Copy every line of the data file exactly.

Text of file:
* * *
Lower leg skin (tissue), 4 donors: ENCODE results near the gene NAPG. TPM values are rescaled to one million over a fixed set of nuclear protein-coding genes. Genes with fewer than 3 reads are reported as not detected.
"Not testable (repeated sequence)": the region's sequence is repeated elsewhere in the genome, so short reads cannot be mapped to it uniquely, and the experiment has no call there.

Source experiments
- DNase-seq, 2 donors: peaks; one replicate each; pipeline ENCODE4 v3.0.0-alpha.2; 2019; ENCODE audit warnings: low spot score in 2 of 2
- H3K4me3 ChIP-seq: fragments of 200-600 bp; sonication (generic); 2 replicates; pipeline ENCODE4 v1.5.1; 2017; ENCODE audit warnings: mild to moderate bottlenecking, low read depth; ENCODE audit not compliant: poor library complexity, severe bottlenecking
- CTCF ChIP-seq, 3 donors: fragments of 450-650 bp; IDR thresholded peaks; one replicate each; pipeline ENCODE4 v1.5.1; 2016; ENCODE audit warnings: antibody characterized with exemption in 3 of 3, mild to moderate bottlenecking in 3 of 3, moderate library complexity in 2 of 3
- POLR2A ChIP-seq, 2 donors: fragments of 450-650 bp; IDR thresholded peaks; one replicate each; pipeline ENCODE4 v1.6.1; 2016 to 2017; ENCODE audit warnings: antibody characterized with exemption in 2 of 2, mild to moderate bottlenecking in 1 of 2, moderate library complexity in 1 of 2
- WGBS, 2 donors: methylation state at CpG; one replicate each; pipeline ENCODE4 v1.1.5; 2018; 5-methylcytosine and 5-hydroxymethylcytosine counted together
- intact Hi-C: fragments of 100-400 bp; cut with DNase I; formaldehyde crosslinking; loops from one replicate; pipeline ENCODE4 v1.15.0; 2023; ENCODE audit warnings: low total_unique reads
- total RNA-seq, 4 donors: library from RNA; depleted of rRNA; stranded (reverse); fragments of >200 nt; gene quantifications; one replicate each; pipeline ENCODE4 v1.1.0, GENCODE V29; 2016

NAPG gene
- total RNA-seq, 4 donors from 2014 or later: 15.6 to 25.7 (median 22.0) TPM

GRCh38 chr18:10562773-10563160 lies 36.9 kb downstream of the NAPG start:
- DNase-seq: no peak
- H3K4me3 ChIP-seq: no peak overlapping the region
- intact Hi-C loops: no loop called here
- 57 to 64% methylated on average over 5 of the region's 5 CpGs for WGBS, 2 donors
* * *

Lower leg skin (tissue), 4 donors: ENCODE results near the gene NAPG. TPM values are rescaled to one million over a fixed set of nuclear protein-coding genes. Genes with fewer than 3 reads are reported as not detected.
"Not testable (repeated sequence)": the region's sequence is repeated elsewhere in the genome, so short reads cannot be mapped to it uniquely, and the experiment has no call there.

Source experiments
- DNase-seq, 2 donors: peaks; one replicate each; pipeline ENCODE4 v3.0.0-alpha.2; 2019; ENCODE audit warnings: low spot score in 2 of 2
- H3K4me3 ChIP-seq: fragments of 200-600 bp; sonication (generic); 2 replicates; pipeline ENCODE4 v1.5.1; 2017; ENCODE audit warnings: mild to moderate bottlenecking, low read depth; ENCODE audit not compliant: poor library complexity, severe bottlenecking
- CTCF ChIP-seq, 3 donors: fragments of 450-650 bp; IDR thresholded peaks; one replicate each; pipeline ENCODE4 v1.5.1; 2016; ENCODE audit warnings: antibody characterized with exemption in 3 of 3, mild to moderate bottlenecking in 3 of 3, moderate library complexity in 2 of 3
- POLR2A ChIP-seq, 2 donors: fragments of 450-650 bp; IDR thresholded peaks; one replicate each; pipeline ENCODE4 v1.6.1; 2016 to 2017; ENCODE audit warnings: antibody characterized with exemption in 2 of 2, mild to moderate bottlenecking in 1 of 2, moderate library complexity in 1 of 2
- WGBS, 2 donors: methylation state at CpG; one replicate each; pipeline ENCODE4 v1.1.5; 2018; 5-methylcytosine and 5-hydroxymethylcytosine counted together
- intact Hi-C: fragments of 100-400 bp; cut with DNase I; formaldehyde crosslinking; loops from one replicate; pipeline ENCODE4 v1.15.0; 2023; ENCODE audit warnings: low total_unique reads
- total RNA-seq, 4 donors: library from RNA; depleted of rRNA; stranded (reverse); fragments of >200 nt; gene quantifications; one replicate each; pipeline ENCODE4 v1.1.0, GENCODE V29; 2016

NAPG gene
- total RNA-seq, 4 donors from 2014 or later: 15.6 to 25.7 (median 22.0) TPM

GRCh38 chr18:10562773-10563160 lies 36.9 kb downstream of the NAPG start:
- DNase-seq: no peak
- H3K4me3 ChIP-seq: no peak overlapping the region
- intact Hi-C loops: no loop called here
- 57 to 64% methylated on average over 5 of the region's 5 CpGs for WGBS, 2 donors